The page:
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The answer to the AIDS epidemic is not lying in research with monkeys.

The answer to the AIDS epidemic is not lying in research with monkeys.

Jillian Edelstein

The Chimp’s Champion

Q: As the world’s best-known primatologist, and the one who discovered that chimpanzees use tools, do you consider yourself an animal rights activist?

I don’t call myself an animal rights activist. I think that’s like waving flags.

Yet I hear you just signed a letter to the U.S. Fish and Wildlife Service requesting that it reject a proposal to do AIDS research involving the sooty mangabey monkey.

The answer to the AIDS epidemic is not lying in research with monkeys.

We cannot know until we try, and don’t you think we are morally obligated to try everything we can?

Yes, I do, but I think we have wasted huge numbers of dollars doing things with chimps and monkeys. Most medical breakthroughs are not the result of work with animals, although the law requires the new breakthrough to be tested on animals before it can be applied to people.

So you are a crusader these days, as opposed to a research scientist at the Gombe National Park in Tanzania, where you did your pioneering work with chimps in the 1960’s?

I went to a conference in 1986. It brought together all the chimpanzee people working in Africa, and when I came out of the session on conservation, having seen the destruction of chimp habitats across Africa and the way they are treated in captive situations like labs and circus training, I knew that I could no longer sit in my beautiful forest. I had to come out and try and do something to help. From that day, I haven’t been more than three weeks in any one place.

And you’ll be spending part of August in the U.S., to raise money for your institute. Do you find it easier to raise funds here than in your native England?

Yes, because of the tax break. Ours is not the same.

Are you tired of being known as the chimpanzee lady?

I don’t really care what I am called. A rose by any other name. There is a biography of me that comes out this November. It’s called: “Jane Goodall: The Woman Who Redefined Man,” which is very catchy.

Perhaps the book will be a pop sensation like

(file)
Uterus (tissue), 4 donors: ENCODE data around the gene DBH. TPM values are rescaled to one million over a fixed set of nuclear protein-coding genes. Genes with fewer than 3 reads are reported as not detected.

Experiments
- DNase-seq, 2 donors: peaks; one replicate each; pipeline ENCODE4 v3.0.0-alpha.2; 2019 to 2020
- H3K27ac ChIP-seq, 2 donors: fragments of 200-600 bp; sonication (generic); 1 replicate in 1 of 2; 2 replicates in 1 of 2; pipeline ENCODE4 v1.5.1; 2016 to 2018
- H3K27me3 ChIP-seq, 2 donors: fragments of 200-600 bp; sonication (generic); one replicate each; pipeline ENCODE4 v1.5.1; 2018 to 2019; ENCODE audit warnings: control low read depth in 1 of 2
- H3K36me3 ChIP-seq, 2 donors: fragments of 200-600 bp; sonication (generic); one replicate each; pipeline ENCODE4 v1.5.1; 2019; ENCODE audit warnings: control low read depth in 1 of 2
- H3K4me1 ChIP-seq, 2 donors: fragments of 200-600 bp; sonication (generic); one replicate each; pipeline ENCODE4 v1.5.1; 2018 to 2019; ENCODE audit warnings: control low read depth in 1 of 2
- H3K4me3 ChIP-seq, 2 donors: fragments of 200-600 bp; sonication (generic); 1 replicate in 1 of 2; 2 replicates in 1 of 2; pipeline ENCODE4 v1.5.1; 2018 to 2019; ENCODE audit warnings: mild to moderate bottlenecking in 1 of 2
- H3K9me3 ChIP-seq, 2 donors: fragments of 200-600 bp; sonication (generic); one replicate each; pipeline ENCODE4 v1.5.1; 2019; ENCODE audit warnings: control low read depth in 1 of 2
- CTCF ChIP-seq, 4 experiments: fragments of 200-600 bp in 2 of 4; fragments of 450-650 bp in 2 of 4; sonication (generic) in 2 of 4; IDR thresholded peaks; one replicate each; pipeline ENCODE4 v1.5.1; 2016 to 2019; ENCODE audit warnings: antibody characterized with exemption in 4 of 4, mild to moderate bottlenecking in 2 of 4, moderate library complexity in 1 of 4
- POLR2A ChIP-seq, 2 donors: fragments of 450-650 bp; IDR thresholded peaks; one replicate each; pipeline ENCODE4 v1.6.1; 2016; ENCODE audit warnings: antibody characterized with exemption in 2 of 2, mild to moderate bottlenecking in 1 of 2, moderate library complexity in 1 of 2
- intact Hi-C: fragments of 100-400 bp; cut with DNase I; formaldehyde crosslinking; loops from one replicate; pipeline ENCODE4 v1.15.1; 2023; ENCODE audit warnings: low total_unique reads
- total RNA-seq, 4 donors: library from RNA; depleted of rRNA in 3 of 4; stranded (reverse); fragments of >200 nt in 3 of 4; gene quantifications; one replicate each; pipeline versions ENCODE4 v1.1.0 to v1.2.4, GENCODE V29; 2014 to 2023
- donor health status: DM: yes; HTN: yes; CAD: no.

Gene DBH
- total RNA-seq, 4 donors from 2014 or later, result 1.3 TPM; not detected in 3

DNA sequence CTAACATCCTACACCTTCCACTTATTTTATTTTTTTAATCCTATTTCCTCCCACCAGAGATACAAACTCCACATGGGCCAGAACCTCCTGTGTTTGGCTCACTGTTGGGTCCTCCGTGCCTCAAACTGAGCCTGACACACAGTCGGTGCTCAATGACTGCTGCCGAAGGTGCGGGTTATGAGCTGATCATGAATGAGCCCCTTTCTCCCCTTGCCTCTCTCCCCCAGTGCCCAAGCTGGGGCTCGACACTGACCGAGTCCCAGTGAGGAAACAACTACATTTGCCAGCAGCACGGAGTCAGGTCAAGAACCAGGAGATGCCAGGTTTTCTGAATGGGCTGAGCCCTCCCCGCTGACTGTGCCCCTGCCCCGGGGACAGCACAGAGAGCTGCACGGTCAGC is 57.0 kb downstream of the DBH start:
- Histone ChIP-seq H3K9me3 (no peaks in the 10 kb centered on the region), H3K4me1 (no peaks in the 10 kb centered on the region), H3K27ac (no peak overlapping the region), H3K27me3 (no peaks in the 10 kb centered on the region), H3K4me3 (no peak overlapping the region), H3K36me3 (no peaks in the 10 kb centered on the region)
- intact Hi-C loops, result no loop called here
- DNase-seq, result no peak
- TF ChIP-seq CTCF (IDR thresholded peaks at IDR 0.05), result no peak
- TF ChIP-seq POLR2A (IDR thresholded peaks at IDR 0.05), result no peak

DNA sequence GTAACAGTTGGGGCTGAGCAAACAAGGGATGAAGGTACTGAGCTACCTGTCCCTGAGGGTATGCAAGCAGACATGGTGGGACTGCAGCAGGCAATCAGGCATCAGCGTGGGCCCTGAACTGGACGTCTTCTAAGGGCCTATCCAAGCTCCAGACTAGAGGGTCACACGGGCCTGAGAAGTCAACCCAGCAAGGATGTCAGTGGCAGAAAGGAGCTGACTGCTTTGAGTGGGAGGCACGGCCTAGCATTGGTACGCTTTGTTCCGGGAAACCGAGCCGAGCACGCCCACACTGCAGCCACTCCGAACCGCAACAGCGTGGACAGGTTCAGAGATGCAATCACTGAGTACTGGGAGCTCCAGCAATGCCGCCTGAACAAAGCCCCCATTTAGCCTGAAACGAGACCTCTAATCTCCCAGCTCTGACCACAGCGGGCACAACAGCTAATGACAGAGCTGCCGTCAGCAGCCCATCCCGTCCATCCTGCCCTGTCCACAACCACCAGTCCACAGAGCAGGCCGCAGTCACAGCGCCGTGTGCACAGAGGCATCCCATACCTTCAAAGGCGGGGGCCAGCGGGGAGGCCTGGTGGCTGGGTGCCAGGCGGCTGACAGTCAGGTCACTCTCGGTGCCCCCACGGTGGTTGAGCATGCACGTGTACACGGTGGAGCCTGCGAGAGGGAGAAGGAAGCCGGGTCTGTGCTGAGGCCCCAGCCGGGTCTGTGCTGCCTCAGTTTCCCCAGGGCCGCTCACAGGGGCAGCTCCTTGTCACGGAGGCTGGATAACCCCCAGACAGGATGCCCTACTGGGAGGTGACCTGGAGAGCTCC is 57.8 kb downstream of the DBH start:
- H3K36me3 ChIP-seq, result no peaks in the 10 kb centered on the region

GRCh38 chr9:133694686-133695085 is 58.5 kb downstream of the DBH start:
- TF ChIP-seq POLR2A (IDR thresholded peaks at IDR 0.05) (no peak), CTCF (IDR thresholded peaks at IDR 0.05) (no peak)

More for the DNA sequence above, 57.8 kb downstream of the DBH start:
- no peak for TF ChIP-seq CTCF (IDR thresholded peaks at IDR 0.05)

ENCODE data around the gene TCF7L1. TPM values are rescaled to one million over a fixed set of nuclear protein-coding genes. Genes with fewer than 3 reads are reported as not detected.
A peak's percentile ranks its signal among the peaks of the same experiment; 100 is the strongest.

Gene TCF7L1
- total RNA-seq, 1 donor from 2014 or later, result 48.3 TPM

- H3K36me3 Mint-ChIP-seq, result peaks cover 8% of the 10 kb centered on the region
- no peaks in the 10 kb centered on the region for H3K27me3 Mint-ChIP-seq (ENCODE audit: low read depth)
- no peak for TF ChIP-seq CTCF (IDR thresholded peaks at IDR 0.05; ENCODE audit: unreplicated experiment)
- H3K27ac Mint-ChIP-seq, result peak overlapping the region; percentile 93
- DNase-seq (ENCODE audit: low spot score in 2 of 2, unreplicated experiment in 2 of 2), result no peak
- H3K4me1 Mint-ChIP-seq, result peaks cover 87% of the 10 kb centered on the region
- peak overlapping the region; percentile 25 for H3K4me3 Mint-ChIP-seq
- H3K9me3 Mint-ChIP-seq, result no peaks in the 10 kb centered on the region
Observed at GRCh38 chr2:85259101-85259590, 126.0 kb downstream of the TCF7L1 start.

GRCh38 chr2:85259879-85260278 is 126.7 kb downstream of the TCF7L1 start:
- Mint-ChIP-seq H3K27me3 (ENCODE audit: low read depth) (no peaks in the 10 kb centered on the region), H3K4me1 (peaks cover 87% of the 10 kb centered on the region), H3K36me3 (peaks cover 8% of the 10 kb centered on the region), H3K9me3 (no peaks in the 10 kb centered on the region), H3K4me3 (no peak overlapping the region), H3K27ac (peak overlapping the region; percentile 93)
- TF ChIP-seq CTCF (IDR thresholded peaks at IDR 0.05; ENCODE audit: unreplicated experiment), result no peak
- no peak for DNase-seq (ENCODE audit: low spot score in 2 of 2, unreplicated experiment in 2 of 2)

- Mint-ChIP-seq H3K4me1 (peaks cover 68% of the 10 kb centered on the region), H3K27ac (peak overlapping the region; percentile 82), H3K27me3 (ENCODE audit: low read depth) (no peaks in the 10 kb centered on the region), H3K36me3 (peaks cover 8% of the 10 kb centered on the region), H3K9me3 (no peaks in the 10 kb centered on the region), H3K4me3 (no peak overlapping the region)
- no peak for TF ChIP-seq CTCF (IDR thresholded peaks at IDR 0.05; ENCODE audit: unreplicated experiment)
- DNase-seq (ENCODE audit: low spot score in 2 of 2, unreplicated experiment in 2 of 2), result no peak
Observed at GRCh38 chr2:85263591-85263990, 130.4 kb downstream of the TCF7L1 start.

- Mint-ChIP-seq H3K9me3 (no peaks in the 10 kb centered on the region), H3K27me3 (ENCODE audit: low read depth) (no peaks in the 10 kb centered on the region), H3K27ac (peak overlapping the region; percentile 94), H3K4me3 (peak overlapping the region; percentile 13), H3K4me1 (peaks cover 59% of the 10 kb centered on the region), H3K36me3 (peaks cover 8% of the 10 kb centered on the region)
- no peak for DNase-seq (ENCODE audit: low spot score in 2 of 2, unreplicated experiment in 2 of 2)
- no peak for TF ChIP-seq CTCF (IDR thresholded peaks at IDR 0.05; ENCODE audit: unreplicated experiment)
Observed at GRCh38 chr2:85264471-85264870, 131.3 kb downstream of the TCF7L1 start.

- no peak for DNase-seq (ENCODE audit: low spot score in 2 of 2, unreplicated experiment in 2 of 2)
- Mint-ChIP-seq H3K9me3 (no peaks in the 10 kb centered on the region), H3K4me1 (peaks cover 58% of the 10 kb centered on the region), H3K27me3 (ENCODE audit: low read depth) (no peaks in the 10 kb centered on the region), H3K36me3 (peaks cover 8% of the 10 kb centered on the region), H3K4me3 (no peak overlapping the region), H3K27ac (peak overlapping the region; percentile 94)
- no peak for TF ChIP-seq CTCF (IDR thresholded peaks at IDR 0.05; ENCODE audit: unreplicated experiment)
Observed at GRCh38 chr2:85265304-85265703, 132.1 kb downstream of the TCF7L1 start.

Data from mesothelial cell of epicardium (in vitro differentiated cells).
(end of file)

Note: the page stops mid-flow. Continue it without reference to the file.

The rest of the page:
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The answer to the AIDS <classifier class="Topic" type="Topic" idsrc="nyt-classifier" value="health:::Recent and archival health news about epidemics.:::http://topics.nytimes.com/top/news/health/diseasesconditionsandhealthtopics/epidemics/index.html"></classifier><alt-code idsrc="nyt-classifier" value="Epidemics"></alt-code>epidemic is not lying in research with monkeys.<br /><br /><img height="560" alt="" src="http://graphics8.nytimes.com/images/2006/07/13/magazine/16q4.190.jpg" width="190" border="0" /> <div class="credit">Jillian Edelstein<br /><br />The Chimp’s Champion <nyt_byline version="1.0" type=" "></nyt_byline> <div class="byline">Interview by DEBORAH SOLOMON</div> <nyt_text></nyt_text> <div id="articleBody"> <p>Q: <em>As the world’s best-known primatologist, and the one who discovered that chimpanzees use tools, do you consider yourself an animal rights activist?</em> </p> <p>I don’t call myself an animal rights activist. I think that’s like waving flags. </p> <div class="ljcut"> <p><em>Yet I hear you just signed a letter to the U.S. </em><org value="arts, automobiles, books, business, college, dining, education, fashion, garden, giving, health, jobs, magazine, movies, multimedia, nyregion, obituaries, realestate, science, sports, style, technology, theater, travel, us, washington, weekinreview, world:::More articles about Fish and Wildlife Service, U.S.:::http://topics.nytimes.com/top/reference/timestopics/organizations/f/fish_and_wildlife_service/index.html" idrc="nyt-org"></org><em><alt-code idsrc="nyt-org" value="Fish and Wildlife Service"></alt-code>Fish and Wildlife Service requesting that it reject a proposal to do </em><em><alt-code idsrc="nyt-classifier" value="AIDS"></alt-code>AIDS research involving the sooty mangabey monkey.</em> </p> <p><org value="arts, automobiles, books, business, college, dining, education, fashion, garden, giving, health, jobs, magazine, movies, multimedia, nyregion, obituaries, realestate, science, sports, style, technology, theater, travel, us, washington, weekinreview, world:::More articles about Fish and Wildlife Service, U.S.:::http://topics.nytimes.com/top/reference/timestopics/organizations/f/fish_and_wildlife_service/index.html" idrc="nyt-org"></org>The answer to the AIDS <classifier class="Topic" type="Topic" idsrc="nyt-classifier" value="health:::Recent and archival health news about epidemics.:::http://topics.nytimes.com/top/news/health/diseasesconditionsandhealthtopics/epidemics/index.html"></classifier><alt-code idsrc="nyt-classifier" value="Epidemics"></alt-code>epidemic is not lying in research with monkeys. </p> <p><em>We cannot know until we try, and don’t you think we are morally obligated to try everything we can?</em> </p> <p>Yes, I do, but I think we have wasted huge numbers of dollars doing things with chimps and monkeys. Most medical breakthroughs are not the result of work with animals, although the law requires the new breakthrough to be tested on animals before it can be applied to people. </p> <p><em>So you are a crusader these days, as opposed to a research scientist at the Gombe National Park in </em><em><alt-code idsrc="nyt-geo" value="Tanzania"></alt-code>Tanzania, where you did your pioneering work with chimps in the 1960’s?</em> </p> <p>I went to a conference in 1986. It brought together all the chimpanzee people working in <location code-source="nyt-geo" location-code="travel:::Go to the Africa Travel Guide.:::http://travel2.nytimes.com/top/features/travel/destinations/africa/"></location><alt-code idsrc="nyt-geo" value="Africa"></alt-code>Africa, and when I came out of the session on conservation, having seen the destruction of chimp habitats across Africa and the way they are treated in captive situations like labs and circus training, I knew that I could no longer sit in my beautiful forest. I had to come out and try and do something to help. From that day, I haven’t been more than three weeks in any one place. </p> <p><em>And you’ll be spending part of August in the U.S., to raise money for your institute. Do you find it easier to raise funds here than in your native </em><em><alt-code idsrc="nyt-geo" value="Great Britain"></alt-code>England?</em> </p> <p>Yes, because of the tax break. Ours is not the same. </p> <p><em>Are you tired of being known as the chimpanzee lady?</em> </p> <p>I don’t really care what I am called. A rose by any other name. There is a biography of me that comes out this November. It’s called: “Jane Goodall: The Woman Who Redefined Man,” which is very catchy. </p> <p><em>Perhaps the book will be a pop sensation like </em><object.title class="Movie" idsrc="nyt_ttl" value="20394"></object.title><em><alt-code idsrc="nyt_ttl" value="Gorillas in the Mist"></alt-code>“Gorillas in the Mist,” the Dian Fossey story.</em> </p> <p><object.title class="Movie" idsrc="nyt_ttl" value="20394"></object.title>She got murdered, don’t forget. That makes for great drama. </p> <p><em>Perhaps you can arrange to mysteriously disappear before the book comes out.</em> </p> <p><em></em>Absolutely! I told the author, Dale Peterson, that. I said you better wait until I am murdered, or until I die, to get your book the attention it deserves. </p> <p><em>Fossey’s research was with gorillas, whereas yours is with chimps.</em> </p> <p><em></em>Compared to chimps, gorillas are totally boring. They spend huge amounts of the day just lolling about eating. </p> <p><em>Are you ever afraid of anything?</em> </p> <p>I was alone in a tent for years. Sometimes of course you get afraid. You don’t hear a leopard on the other side of a bit of canvas and not have your heart stop. Especially if I was out in the hills. I used to sleep quite often out on the mountain, with a blanket. </p> <p><em>Do you frequently think back to the past?</em> </p> <p>Of course I do. I look out at the trees I climbed as a child, when I dreamed of Africa. They’re still there. </p> <p><em>What do you make of the current fashion for providing aid to Africa, which has attracted everyone from President Clinton to </em><em><alt-code idsrc="nyt-per" value="Jolie, Angelina"></alt-code>Angelina Jolie?</em> </p> <p>We at the Jane Goodall Institute started long before that. But anything that is going to help Africa is great. Let it become fashionable. The more the better. </p> <p><em>I hear you are trying to start your own coffee label to help the farmers of Tanzania.</em> <org idsrc="NASDAQ" value="SBUX"></org><alt-code idsrc="NASDAQ" value="Starbucks Corp"></alt-code></p> <p><org idsrc="NASDAQ" value="SBUX"></org><alt-code idsrc="NASDAQ" value="Starbucks Corp"></alt-code>Starbucks may sell some. Green Mountain is very interested in buying some. It won’t be exclusive. We will deal with several roasters. We are still working on the label. </p> <p><em>What will you call it? Cup of Jane?</em> </p> <p>No. Jane Is Good 4 All. </p> </div> <p><br /></p> </div> </div>